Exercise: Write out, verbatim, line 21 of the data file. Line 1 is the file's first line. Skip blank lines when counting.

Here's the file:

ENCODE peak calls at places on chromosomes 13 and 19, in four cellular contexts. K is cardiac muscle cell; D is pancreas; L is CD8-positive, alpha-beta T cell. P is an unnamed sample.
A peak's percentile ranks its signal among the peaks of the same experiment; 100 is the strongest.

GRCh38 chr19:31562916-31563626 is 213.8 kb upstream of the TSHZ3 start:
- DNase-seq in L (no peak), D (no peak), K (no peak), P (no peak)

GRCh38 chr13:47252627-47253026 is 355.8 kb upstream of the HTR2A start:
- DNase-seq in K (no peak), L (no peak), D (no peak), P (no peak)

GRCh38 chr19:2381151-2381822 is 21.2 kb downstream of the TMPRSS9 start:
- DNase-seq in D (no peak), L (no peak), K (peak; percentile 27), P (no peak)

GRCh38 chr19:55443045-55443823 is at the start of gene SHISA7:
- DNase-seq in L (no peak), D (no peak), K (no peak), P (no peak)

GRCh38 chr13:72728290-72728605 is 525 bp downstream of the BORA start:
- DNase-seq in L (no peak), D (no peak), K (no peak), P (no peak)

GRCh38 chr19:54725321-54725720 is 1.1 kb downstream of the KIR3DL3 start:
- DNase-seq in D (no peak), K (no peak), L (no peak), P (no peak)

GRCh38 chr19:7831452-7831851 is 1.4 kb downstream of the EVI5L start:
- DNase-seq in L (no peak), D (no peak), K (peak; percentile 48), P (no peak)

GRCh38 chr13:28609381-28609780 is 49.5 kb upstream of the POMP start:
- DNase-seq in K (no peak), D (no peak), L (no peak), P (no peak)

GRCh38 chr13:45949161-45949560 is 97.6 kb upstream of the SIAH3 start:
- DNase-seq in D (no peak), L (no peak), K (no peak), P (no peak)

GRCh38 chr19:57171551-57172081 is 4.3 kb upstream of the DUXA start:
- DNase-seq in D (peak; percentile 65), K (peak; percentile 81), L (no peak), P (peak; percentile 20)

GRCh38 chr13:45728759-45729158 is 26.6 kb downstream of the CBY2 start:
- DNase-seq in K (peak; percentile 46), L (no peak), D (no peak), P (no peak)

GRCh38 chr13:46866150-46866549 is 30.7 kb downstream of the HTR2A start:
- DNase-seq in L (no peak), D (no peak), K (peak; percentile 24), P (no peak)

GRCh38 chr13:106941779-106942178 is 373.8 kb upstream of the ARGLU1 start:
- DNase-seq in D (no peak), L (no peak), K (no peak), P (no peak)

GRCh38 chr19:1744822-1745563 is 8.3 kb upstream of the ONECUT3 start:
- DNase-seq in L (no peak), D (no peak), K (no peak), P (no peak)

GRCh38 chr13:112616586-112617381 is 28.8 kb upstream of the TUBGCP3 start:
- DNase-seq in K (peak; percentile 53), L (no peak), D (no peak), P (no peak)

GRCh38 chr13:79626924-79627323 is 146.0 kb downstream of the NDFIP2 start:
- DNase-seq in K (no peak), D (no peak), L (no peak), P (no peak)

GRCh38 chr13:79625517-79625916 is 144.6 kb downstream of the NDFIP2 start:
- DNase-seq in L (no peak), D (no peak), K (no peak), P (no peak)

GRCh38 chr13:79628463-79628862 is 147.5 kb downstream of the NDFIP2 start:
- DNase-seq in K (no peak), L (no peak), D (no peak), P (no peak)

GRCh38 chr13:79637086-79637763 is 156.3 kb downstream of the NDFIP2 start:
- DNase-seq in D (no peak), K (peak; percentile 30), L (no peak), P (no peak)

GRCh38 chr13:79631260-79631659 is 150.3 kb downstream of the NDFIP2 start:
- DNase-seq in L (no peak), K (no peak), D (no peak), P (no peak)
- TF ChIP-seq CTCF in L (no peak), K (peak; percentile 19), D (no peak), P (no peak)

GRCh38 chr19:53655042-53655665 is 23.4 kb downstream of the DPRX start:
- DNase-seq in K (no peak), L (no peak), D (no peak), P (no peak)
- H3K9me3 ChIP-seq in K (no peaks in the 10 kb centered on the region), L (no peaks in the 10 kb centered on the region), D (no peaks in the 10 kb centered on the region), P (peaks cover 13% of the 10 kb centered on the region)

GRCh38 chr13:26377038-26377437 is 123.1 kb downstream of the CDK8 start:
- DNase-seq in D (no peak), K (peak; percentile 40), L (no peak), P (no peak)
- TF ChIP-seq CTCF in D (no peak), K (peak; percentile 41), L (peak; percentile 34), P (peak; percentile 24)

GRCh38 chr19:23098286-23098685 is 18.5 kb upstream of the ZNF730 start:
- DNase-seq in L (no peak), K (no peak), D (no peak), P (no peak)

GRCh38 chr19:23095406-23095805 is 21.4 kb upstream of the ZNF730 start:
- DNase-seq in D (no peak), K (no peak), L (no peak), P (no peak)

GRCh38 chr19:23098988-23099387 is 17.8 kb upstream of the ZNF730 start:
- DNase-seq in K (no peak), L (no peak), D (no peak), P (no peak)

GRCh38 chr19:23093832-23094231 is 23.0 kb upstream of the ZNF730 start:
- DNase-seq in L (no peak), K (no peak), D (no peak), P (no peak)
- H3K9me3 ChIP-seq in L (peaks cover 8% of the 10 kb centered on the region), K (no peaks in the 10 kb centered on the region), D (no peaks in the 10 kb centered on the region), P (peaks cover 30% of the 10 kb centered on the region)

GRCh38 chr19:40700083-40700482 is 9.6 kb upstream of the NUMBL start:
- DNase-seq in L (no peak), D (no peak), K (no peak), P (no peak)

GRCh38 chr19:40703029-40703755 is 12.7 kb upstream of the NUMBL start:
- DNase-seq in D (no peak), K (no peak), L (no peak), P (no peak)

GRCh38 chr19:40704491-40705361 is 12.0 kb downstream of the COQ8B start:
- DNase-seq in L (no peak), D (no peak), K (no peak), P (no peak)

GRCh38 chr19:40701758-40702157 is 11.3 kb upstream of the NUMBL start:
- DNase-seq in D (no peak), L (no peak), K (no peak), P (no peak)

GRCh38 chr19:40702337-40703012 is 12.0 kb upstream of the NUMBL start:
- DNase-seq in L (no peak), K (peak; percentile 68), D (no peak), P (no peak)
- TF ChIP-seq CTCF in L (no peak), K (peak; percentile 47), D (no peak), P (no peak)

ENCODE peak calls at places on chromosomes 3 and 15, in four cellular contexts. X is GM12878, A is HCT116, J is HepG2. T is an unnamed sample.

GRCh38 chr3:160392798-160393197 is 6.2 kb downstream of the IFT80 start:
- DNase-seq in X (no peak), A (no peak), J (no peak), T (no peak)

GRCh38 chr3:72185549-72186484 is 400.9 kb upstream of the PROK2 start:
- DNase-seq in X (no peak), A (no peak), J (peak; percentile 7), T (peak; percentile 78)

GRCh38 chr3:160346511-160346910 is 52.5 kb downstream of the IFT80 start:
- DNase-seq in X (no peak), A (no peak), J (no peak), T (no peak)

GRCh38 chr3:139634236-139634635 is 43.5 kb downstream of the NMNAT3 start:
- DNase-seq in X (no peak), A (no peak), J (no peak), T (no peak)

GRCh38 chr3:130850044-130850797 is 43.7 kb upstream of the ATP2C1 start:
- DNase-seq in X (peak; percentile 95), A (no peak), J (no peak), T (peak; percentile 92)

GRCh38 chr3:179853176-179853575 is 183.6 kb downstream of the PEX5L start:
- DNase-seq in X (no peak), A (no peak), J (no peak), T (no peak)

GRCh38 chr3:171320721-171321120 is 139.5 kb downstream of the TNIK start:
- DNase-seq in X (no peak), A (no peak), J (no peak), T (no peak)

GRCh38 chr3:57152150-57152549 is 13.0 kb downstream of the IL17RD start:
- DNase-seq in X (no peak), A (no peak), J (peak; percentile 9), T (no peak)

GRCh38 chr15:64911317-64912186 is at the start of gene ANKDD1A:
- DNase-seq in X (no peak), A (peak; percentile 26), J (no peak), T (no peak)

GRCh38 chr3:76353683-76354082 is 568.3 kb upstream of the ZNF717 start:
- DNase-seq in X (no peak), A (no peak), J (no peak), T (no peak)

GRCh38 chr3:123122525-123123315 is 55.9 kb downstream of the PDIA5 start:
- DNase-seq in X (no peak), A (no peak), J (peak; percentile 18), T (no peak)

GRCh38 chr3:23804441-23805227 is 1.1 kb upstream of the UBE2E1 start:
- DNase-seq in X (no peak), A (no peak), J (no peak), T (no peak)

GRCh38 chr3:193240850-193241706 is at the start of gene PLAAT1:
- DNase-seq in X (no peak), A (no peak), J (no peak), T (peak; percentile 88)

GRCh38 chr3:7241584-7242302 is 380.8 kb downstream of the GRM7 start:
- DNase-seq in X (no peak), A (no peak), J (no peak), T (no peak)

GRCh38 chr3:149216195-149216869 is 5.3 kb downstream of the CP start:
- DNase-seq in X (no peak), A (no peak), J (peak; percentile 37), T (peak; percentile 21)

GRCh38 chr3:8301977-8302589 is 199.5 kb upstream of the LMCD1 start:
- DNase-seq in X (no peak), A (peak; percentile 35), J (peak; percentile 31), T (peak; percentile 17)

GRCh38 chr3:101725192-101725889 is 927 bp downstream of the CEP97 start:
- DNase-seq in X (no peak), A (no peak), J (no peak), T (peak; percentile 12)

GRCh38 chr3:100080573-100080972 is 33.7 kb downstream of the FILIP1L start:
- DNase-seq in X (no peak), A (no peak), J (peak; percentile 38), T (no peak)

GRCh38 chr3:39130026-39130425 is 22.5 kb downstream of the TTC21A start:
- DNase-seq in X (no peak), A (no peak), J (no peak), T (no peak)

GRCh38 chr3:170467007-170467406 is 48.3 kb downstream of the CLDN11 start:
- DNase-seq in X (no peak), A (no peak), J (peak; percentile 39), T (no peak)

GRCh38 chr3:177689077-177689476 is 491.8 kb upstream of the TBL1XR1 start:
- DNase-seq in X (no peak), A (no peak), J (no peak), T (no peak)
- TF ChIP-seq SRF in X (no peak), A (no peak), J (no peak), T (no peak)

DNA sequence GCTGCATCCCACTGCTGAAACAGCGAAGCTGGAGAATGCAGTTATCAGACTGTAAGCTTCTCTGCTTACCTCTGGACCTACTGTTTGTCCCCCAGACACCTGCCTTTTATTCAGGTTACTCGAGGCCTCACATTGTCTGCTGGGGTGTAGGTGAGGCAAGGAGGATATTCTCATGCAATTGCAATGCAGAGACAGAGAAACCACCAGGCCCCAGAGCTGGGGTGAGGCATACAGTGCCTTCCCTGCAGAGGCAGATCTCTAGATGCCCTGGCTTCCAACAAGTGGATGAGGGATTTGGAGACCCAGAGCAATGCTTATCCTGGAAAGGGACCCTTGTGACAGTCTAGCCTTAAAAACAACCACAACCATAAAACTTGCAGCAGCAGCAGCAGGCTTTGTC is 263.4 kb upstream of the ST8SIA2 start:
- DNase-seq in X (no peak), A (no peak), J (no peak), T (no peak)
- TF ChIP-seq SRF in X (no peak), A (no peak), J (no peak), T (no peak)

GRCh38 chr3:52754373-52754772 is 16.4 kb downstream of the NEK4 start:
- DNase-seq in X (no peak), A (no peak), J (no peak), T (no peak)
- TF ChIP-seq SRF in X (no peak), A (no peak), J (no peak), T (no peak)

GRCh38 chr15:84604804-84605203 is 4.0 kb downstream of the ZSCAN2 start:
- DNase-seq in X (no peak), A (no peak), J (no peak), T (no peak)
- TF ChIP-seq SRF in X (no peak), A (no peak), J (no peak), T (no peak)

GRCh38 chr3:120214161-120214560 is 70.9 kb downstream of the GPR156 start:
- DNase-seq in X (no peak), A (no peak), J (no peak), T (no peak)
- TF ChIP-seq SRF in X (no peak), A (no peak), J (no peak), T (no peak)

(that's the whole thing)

GRCh38 chr19:57171551-57172081 is 4.3 kb upstream of the DUXA start: